by Jeff Eaton on November 5, 2012 // Short URL

Module Monday: Pathologic

How to Tidy URLs and Relative Links When Moving From Dev to Go-Live (for Drupal 6 and 7)

Few things are as annoying as building something that works perfectly when you create it, but fails when you take it out of the lab. That's how site owners can often feel when content editors create piles and piles of Drupal nodes full of relative URLs in images and links. They look fine on the site, but if the content is syndicated via RSS or Atom, sent out in an email, or otherwise repurposed in another location, the links break. Even worse, hand-made links and images entered while the site is under development can easily point to the outdated "beta" URL. Who can save the day? Pathologic module, that's who.

Pathologic module's configuration options

Pathologic is an input filter -- to install it, you drop the module into your Drupal site and add it to one of your text formats -- Full HTML and Filtered HTML, for example. Whenever content is posted in a format configured to use Pathologic, it will scan the content for URLs and tidy them up. Relative URLs like /node/1 get turned into absolute ones like http://example.com/node/1, URLs pointing to alternative versions of your site like dev.example.com are replaced with your public URL, and so on.

Pathologic can also standardize the protocol of links inside your site's content. If users edit content over a secure connection, for example, it's easy to mix links using the http:// and https:// protocols -- something that can lead to annoying warnings on some users' machines. For developers with exacting URL-correcting needs, it also supports custom URL modification hooks. Using those hooks, your site's custom fixes (replacing MP3 links with a URL on a different server, for example) can piggyback on Pathologic's configuration and logic.

Pathologic is an efficient workhorse of a module that solves an annoying problem efficiently. If you've run into problems with relative links and staging-server URLs breaking links and images on your RSS feeds, you owe it to yourself to check it out!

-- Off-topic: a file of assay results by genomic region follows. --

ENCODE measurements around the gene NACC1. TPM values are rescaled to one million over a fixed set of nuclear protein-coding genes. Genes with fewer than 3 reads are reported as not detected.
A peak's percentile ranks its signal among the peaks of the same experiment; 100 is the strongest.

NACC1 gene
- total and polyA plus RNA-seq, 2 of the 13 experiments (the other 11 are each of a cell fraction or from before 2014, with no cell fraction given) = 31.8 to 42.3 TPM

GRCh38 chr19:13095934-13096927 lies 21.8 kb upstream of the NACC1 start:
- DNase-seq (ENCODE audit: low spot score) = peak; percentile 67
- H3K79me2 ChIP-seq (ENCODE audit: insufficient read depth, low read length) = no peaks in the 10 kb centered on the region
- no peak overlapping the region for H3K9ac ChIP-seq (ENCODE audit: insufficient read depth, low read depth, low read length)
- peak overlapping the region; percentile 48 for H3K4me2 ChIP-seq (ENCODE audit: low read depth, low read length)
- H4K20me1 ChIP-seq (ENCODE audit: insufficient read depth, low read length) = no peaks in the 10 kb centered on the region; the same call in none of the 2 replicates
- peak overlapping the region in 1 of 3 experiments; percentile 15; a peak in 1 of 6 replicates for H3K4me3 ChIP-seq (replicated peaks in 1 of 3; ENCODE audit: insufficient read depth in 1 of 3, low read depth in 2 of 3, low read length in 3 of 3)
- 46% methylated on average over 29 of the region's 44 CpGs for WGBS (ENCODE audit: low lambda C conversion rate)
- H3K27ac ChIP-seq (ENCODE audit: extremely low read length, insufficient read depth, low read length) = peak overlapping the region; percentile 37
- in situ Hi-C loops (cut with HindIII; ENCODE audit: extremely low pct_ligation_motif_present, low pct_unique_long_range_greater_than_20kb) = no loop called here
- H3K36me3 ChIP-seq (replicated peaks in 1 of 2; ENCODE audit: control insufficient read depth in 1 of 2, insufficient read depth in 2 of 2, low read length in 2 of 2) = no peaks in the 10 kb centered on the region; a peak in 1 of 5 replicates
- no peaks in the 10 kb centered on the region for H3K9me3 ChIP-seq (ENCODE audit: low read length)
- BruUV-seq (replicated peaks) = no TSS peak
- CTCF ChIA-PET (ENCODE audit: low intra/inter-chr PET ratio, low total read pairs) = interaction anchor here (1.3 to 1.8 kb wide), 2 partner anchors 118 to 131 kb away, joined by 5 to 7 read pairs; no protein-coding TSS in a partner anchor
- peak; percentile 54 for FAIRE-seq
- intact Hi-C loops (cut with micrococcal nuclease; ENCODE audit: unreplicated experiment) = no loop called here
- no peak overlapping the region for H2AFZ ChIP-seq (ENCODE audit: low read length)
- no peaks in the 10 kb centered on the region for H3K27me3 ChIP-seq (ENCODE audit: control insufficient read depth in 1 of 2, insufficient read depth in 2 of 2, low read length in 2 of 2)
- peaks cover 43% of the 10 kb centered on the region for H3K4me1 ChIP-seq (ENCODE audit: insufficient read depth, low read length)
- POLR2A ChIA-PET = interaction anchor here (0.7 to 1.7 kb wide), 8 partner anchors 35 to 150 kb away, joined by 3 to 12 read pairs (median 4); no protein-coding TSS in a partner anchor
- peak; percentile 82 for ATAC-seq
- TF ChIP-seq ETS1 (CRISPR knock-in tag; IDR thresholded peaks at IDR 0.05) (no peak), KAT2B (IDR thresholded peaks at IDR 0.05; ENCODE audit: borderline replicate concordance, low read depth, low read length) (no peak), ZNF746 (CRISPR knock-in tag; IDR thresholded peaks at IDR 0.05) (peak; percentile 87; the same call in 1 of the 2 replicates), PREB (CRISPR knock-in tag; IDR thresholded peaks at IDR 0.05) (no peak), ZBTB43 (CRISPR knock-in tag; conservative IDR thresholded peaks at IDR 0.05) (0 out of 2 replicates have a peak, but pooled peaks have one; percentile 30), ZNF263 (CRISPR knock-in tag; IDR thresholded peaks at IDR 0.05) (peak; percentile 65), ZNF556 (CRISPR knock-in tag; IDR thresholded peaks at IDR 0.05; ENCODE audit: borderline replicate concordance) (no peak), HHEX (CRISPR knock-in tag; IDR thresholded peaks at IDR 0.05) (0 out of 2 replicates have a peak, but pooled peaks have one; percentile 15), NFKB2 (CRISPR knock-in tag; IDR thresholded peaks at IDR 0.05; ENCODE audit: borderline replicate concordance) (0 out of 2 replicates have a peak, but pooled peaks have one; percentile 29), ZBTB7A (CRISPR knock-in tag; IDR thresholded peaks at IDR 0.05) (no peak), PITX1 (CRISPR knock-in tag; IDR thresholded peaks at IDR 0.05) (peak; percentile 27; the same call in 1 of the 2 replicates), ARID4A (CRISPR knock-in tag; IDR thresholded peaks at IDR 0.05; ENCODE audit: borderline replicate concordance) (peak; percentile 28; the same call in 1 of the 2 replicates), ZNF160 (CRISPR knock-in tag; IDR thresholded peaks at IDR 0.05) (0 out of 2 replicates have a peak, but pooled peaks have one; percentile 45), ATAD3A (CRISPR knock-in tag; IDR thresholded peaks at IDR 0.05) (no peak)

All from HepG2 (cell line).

Jeff Eaton

Senior Digital Strategist

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Comments

Carson W

BADCamp

Jeff, was this Module Monday's pick influenced by your attendance at the BADCamp workshop on responsive email? :-)

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Tom Hoogendyk

Works well with URL aliases

Thanks Jeff for highlighting this module. I use the pathologic module on every site I build. It's great. One of the things I like most about it is that you can enter links to pages using their node IDs (/node/2) and the link will be translated to its clean URL: either http://example.com/about or https://example.com/about. Then, when someone decides to change the URL alias to about-us just before the site goes live, the previous links to the about page will all still work because pathologic translates them from the node ID to about-us instead of about.

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Curious

Are you totally sure?

Is still possible to use latest pathologic versions for converting automatically node/NID links to the relative alias???????

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Brandy Red

A simple module

Pathologic is a greate module. It can save you from a lot of problems. But not, in my opinion, the main problem. The main problem is that you allways should save your URLs as relative URLs. (Even if you are using wysiwyg-editors.)

This is what I do. I made my own module. This module strips out the domain name before the node is saved. In that way a node always contains relative URLs. The main hook in my module look like this:

function fxabs2rel_node_presave($node) {
$output = $node; //Variable to work with

//Get current domain name with path to Drupal folder
$current_domain = $_SERVER['HTTP_HOST'];
$http_domain = 'http://' . $current_domain . base_path();
$https_domain = 'https://' . $current_domain . base_path();

$search = array( $http_domain, $https_domain );

//For each field in current content type
foreach ($output as $key => $value) {
if ($key === 'body' || strpos( $key, 'field_' ) === 0 ) {

//Replace domain name whit "/"
if ( isset( $value['und'][0]['value'] ) ) {
$value['und'][0]['value'] = str_ireplace ( $search , '/' , $value['und'][0]['value'] );
}

}
}

$node = $output; //Output the content of our varibable
}

When using this module I am also using the Pathologic module to take care of the RSS issue, by converting "/" to current domain name, eg. "http://example.com".

English is not my first language, so I hope this ake sence.

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